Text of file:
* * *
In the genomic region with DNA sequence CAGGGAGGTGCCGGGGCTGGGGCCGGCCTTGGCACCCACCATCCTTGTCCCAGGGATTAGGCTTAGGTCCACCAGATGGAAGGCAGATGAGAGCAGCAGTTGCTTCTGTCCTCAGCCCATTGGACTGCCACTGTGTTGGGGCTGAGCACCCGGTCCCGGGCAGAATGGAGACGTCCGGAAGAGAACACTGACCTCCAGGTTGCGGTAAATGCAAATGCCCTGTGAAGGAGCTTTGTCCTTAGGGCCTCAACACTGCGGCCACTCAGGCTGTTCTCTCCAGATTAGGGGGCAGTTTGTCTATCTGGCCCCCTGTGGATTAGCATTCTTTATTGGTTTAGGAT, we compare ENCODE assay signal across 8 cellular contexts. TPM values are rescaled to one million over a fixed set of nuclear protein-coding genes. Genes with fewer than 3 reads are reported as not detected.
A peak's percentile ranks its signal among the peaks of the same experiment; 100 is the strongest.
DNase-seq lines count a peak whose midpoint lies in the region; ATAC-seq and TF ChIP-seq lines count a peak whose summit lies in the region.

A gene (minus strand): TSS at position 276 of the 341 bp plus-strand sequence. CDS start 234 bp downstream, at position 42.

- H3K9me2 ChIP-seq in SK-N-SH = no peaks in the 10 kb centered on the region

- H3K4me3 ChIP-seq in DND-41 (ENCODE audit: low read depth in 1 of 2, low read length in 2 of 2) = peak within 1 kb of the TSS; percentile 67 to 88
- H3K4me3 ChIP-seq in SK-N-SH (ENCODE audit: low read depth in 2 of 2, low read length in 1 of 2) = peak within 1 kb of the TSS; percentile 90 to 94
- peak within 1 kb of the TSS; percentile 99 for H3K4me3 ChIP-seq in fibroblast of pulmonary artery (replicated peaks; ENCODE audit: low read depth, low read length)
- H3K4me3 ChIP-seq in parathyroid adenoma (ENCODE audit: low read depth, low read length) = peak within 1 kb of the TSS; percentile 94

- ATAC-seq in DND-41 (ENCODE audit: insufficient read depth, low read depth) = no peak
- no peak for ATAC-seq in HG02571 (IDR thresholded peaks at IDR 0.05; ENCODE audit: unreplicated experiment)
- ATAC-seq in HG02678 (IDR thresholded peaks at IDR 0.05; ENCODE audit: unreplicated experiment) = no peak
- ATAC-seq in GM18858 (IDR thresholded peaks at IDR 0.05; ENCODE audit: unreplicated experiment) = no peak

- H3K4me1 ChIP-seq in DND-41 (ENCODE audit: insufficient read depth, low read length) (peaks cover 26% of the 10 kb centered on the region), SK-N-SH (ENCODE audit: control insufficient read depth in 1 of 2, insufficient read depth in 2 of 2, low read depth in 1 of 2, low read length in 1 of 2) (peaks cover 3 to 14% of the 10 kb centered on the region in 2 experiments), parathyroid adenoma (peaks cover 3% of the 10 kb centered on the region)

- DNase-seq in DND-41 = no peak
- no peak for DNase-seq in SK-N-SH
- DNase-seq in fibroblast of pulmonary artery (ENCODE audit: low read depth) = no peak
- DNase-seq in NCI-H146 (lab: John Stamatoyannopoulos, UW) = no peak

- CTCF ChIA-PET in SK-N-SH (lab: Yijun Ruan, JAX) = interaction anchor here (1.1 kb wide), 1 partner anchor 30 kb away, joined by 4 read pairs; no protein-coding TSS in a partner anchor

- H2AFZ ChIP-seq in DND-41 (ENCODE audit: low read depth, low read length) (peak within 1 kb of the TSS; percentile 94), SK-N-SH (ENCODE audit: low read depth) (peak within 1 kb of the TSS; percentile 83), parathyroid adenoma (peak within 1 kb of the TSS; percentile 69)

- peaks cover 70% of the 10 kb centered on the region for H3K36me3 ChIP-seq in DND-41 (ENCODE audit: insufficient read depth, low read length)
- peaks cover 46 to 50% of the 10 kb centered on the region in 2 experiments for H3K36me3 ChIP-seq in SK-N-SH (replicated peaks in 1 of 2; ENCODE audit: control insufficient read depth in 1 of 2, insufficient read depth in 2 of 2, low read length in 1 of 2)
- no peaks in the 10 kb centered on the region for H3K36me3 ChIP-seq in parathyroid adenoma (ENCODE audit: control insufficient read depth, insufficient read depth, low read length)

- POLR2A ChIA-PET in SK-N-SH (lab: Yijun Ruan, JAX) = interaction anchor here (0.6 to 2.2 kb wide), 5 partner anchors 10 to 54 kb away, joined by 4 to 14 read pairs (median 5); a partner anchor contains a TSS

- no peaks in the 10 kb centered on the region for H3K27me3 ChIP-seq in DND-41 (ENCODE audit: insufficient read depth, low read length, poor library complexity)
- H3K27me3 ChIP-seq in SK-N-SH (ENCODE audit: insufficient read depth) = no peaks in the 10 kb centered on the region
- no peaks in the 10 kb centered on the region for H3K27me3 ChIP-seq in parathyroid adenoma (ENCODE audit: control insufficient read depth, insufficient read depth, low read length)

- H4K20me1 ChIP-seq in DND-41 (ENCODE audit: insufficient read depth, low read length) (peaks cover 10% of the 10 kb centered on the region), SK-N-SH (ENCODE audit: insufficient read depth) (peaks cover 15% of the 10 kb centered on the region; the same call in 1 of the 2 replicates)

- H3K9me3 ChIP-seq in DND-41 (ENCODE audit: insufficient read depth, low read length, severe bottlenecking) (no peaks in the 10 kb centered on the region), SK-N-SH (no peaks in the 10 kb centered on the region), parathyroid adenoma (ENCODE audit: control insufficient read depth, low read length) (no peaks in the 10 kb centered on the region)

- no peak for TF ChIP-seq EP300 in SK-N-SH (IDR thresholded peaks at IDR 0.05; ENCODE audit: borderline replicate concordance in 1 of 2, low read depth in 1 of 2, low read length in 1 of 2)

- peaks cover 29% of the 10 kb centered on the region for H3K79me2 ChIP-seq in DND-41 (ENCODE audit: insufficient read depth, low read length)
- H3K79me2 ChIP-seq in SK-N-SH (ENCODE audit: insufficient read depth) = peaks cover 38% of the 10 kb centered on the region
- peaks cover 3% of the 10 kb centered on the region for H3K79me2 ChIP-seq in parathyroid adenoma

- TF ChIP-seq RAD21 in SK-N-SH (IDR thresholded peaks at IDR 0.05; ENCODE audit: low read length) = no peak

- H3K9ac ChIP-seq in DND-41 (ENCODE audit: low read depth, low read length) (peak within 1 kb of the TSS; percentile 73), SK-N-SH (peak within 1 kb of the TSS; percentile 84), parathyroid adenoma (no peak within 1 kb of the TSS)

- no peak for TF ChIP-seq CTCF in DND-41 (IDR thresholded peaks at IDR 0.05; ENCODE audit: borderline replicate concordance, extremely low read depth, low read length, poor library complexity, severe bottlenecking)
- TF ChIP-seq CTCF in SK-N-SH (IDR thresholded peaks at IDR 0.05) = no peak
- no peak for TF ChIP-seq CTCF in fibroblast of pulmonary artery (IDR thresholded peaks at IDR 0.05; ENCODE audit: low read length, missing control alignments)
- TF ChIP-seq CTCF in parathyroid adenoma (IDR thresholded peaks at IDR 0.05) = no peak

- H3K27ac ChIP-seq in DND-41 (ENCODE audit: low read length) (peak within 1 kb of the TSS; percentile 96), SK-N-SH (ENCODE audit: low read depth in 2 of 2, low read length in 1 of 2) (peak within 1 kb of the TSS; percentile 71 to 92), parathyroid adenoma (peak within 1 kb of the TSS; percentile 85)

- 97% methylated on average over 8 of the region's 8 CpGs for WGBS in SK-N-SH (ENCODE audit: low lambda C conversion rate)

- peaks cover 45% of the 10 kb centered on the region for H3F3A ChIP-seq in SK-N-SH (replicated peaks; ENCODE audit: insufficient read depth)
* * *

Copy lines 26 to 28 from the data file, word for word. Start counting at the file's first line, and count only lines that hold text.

- H3K27me3 ChIP-seq in SK-N-SH (ENCODE audit: insufficient read depth) = no peaks in the 10 kb centered on the region
- no peaks in the 10 kb centered on the region for H3K27me3 ChIP-seq in parathyroid adenoma (ENCODE audit: control insufficient read depth, insufficient read depth, low read length)

- H4K20me1 ChIP-seq in DND-41 (ENCODE audit: insufficient read depth, low read length) (peaks cover 10% of the 10 kb centered on the region), SK-N-SH (ENCODE audit: insufficient read depth) (peaks cover 15% of the 10 kb centered on the region; the same call in 1 of the 2 replicates)